- Sitagliptin-Metformin (Janumet and Janumet XR)
- Saxagliptin (Onglyza)
GLP-1 receptor agonists
This class of diabetes medications type 2 slows digestion and aid in lowering blood glucose levels. They are linked with loss of weight and they should not be used alone. Liraglutide (Victoza) and Exenatide (Byetta) falls under this category. The drugs are taken through injections.
Sodium-glucose transporter (SGLT) 2 inhibitors
They are the newest T2D medicines on the market and they prevent the kidneys fro reabsorbing glucose into the blood. Instead, the body gets rid of the sugar through the urine. The unfavorable effects can entail yeast infections, urinary tract infections, hypotension and increased urination because of elevated sugar levels in the urine.
- Dapagliflozin (Farxiga)
- Empagliflozin (Jardiance)
- Canagliflozin (Invokana)
Alpha- glucosidase inhibitors
This category of diabetes type 2 medications aids the body to slow breakdown of starchy foods and table salt, hence lowering blood sugar levels. To get the best results, take the medicines before meals. Some possible side effects are gas and diarrhea. Acarbose (Precose) and Miglitol (Glyset) belongs to this class of meds.
Bile Acid Sequestrants (BASs)
They are cholesterol lowering drugs that are also used as T2D medicines. The bile acid sequestrants aids in removing cholesterol from the body, especially LDL cholesterol which is often high in diabetic patients. The drugs bind together with bile acids in your digestive system, in turn, the body uses cholesterol to substitute the bile acid and consequently, cholesterol levels are lowered. BASs aren’t absorbed into the bloodstream; hence they are safe for individuals who can’t use other meds for diabetes type 2 because of liver problems. Colesevelam (Welchol) is an example of bile acid sequestrants.
Can insulin be used on a patient with T2D?
Most people associate taking insulin with diabetes type 1. But some individuals with type 2 diabetes may be put on insulin therapy even though they had not required it before. Some patient may need insulin for a short period of time, because of situations like pregnancy, cancer, surgery and broken bones. One can be on permanent insulin usage. Sometimes your pancreas may not release adequate insulin, especially as one age. Weight gain and chronic stress can make a patient insulin resistant. At times type 2 diabetes medications stop working and you are left with no option, but to switch to insulin therapy, therefore there are many reasons for using insulin.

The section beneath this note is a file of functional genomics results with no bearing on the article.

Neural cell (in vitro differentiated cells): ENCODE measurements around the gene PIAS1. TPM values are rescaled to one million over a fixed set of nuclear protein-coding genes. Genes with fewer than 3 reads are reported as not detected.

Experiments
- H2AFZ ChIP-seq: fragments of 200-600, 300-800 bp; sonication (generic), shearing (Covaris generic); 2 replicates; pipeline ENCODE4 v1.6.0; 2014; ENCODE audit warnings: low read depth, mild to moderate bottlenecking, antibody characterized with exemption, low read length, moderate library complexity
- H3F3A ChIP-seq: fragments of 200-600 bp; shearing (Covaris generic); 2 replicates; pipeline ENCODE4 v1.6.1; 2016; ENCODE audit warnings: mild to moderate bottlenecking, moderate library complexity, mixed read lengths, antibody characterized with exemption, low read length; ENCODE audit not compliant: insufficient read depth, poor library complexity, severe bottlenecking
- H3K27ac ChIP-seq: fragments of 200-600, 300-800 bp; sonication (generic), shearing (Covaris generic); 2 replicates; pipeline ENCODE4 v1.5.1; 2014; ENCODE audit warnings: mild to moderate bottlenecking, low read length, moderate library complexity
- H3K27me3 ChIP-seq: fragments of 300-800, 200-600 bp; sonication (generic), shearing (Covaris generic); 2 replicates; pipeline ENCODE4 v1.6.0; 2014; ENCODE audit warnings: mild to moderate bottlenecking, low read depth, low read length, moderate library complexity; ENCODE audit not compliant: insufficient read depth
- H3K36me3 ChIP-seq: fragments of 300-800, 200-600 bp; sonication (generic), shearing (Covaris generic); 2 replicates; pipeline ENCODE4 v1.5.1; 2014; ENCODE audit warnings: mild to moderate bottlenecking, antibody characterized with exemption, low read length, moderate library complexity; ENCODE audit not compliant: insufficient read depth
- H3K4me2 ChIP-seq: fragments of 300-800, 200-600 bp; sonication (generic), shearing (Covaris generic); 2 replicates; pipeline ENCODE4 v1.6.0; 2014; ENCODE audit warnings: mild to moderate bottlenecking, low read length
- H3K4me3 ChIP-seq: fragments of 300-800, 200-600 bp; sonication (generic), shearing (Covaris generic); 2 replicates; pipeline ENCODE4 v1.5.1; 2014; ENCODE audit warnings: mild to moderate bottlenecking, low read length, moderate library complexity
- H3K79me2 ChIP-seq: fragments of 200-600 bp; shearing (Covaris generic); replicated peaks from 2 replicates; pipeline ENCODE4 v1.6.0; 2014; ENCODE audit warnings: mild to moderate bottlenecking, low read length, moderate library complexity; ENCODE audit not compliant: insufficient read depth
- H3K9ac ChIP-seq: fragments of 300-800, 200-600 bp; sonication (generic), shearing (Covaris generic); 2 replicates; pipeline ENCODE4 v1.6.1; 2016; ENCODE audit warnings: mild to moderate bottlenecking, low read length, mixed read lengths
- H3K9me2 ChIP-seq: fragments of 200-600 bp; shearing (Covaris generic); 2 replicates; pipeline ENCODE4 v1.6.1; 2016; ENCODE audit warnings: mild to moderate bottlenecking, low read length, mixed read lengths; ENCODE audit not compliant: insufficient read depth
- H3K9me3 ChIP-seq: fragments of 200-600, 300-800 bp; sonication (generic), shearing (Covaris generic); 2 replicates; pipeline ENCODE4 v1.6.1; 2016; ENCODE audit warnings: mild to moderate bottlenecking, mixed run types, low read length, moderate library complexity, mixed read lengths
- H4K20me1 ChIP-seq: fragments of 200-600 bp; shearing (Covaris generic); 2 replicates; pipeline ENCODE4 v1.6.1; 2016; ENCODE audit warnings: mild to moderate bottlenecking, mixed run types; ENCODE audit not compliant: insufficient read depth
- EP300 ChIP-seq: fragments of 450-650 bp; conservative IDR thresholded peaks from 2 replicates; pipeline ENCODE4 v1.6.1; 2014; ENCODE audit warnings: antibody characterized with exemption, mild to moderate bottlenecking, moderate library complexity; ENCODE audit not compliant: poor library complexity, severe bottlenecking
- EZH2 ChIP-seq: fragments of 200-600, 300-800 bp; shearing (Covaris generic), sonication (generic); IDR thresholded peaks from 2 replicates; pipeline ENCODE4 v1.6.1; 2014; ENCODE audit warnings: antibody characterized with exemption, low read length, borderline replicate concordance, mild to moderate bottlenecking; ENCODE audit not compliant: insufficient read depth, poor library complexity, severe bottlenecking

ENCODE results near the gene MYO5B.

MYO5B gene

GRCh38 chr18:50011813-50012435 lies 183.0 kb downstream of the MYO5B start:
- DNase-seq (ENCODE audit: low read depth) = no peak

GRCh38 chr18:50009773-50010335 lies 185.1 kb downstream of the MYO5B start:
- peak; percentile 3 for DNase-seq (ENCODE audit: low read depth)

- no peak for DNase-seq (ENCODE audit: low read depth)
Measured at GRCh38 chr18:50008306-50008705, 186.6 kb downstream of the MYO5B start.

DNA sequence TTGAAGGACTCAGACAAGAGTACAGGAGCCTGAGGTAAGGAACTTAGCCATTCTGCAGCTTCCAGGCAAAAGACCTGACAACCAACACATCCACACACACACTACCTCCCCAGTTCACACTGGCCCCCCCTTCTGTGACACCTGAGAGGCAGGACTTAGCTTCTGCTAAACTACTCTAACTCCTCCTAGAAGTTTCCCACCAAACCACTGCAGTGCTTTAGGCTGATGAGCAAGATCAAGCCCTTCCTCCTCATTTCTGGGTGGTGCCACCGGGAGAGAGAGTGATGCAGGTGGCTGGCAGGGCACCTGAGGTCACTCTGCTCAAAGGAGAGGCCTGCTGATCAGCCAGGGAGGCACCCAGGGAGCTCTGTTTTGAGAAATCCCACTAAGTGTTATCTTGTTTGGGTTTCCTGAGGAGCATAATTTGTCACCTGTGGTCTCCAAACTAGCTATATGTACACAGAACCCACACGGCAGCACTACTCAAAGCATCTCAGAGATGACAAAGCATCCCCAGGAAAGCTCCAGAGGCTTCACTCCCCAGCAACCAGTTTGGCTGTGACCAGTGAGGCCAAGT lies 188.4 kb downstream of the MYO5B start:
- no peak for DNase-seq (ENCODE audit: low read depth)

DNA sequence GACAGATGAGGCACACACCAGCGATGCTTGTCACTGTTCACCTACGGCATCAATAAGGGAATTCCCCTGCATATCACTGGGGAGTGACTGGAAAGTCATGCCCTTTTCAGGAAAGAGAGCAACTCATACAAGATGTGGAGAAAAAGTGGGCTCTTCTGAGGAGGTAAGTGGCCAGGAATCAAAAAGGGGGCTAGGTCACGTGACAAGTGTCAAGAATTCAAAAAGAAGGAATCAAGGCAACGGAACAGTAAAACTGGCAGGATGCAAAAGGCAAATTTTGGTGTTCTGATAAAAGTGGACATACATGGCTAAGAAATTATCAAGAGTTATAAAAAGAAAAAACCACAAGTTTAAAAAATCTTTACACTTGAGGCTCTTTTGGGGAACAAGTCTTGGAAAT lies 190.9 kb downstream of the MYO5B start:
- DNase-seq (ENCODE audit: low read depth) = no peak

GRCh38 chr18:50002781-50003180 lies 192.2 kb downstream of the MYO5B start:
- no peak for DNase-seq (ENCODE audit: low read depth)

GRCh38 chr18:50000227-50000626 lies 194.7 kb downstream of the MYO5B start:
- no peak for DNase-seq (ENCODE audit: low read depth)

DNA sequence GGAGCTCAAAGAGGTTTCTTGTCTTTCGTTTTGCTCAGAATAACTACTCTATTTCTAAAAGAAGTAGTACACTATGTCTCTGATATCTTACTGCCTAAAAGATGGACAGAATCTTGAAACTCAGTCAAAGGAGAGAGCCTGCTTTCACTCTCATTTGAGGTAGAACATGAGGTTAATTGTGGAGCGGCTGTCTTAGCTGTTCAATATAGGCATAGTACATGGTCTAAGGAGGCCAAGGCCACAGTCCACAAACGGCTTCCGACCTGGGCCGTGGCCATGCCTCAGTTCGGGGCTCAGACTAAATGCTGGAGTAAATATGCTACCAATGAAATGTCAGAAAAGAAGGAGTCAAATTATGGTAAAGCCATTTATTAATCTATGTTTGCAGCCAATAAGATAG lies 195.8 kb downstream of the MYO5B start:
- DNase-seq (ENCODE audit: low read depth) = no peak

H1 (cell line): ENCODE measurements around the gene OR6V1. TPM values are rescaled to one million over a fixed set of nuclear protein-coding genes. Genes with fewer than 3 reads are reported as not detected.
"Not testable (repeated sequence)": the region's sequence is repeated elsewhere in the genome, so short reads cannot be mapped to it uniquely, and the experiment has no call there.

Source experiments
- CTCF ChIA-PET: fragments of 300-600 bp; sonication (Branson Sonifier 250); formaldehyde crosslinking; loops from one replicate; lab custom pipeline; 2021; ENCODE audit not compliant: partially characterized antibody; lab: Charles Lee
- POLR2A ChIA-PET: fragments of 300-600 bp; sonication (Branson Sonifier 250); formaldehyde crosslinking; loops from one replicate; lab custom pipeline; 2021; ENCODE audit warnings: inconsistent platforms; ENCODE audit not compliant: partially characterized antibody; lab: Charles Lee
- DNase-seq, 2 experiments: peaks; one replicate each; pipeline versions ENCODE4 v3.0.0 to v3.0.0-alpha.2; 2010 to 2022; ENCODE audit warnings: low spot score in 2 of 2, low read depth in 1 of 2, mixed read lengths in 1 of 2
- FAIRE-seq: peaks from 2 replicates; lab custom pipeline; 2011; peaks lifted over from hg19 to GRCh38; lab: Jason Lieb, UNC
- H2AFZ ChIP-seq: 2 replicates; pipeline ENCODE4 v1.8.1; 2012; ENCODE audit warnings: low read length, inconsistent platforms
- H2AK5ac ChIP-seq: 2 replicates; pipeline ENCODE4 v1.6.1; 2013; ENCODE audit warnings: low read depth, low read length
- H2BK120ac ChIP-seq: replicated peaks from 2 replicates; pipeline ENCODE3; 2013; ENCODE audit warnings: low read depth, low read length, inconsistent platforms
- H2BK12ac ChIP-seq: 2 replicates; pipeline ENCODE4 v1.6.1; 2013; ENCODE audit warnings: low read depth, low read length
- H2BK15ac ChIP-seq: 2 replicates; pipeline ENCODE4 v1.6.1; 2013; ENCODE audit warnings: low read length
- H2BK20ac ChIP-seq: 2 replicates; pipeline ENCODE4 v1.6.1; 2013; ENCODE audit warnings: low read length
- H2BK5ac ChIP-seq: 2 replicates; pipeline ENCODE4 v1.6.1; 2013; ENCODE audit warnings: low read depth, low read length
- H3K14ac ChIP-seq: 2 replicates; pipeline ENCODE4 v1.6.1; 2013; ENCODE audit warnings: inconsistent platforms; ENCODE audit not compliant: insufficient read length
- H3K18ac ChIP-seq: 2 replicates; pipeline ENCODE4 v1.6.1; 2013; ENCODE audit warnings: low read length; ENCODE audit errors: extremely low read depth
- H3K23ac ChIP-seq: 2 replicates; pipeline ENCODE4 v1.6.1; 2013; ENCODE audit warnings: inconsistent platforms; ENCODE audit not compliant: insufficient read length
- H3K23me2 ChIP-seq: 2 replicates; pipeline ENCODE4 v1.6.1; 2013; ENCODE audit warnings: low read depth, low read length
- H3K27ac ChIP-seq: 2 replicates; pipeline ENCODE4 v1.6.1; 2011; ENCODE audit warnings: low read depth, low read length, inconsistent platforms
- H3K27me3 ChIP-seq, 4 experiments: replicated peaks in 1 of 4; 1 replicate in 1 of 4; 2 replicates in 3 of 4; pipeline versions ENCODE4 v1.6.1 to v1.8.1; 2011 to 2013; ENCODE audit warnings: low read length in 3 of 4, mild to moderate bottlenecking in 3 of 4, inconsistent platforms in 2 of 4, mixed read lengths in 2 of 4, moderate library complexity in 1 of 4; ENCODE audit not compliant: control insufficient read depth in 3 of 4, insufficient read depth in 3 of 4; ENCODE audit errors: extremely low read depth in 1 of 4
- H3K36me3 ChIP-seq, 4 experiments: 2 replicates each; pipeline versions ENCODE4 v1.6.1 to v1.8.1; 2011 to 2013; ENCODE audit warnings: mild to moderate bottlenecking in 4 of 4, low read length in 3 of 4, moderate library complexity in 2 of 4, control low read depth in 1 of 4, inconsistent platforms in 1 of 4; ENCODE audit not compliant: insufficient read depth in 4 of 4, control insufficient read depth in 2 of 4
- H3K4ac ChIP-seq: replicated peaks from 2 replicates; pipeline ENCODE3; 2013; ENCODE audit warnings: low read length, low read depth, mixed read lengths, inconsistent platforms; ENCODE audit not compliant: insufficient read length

What is the insulin dosage for T2D?
It depends on the level of insulin resistance, weight, eating habits and existing health conditions. Insulin is given through injections because if taken orally, the normal digestion interferes with it. The doctor will prescribe the type and the dosage of insulin which will work for you.
What to do while on medications
While on drugs to treat T2D, exercise and diet make it easier to control diabetes; the two are an important component of the treatment plan. If you stay active and eat healthy meals throughout your life, it will be possible to regulate the blood sugar levels and maintain the levels within the expected normal range. Physical activity lowers blood sugar levels in the following ways:
- The cells are able to utilize the available insulin to take up sugar during and after the exercise since insulin sensitivity is increased.
- The muscles contract during the physical activity and trigger another mechanism which enables the cells to take up sugars and utilize them for energy regardless if insulin is inadequate or one is insulin resistant.
When it comes to diet, it is equally crucial to keep the heart healthy and keep the glucose levels within the targeted range as mentioned above. Find a dietitian to come up with an individualized diet, depending on your preferences and lifestyle. As you follow the diet, remember the following few key actions:
- Eat meals and snacks on schedule
- Go for the foods high in nutrition and low in calories
- Don’t overeat
- Avoid processed foods
You should check the blood sugar levels frequently; the blood glucose number is an indication how well type 2 diabetes medications are working. The medical care provider will give the directions of the number times per day you need to check.
Disclaimer: Please note that the contents of this community article are strictly for informational purposes and should not be considered as medical advice. This article, and other community articles, are not written or reviewed for medical validity by Canadian Insulin or its staff. All views and opinions expressed by the contributing authors are not endorsed by Canadian Insulin. Always consult a medical professional for medical advice, diagnosis, and treatment.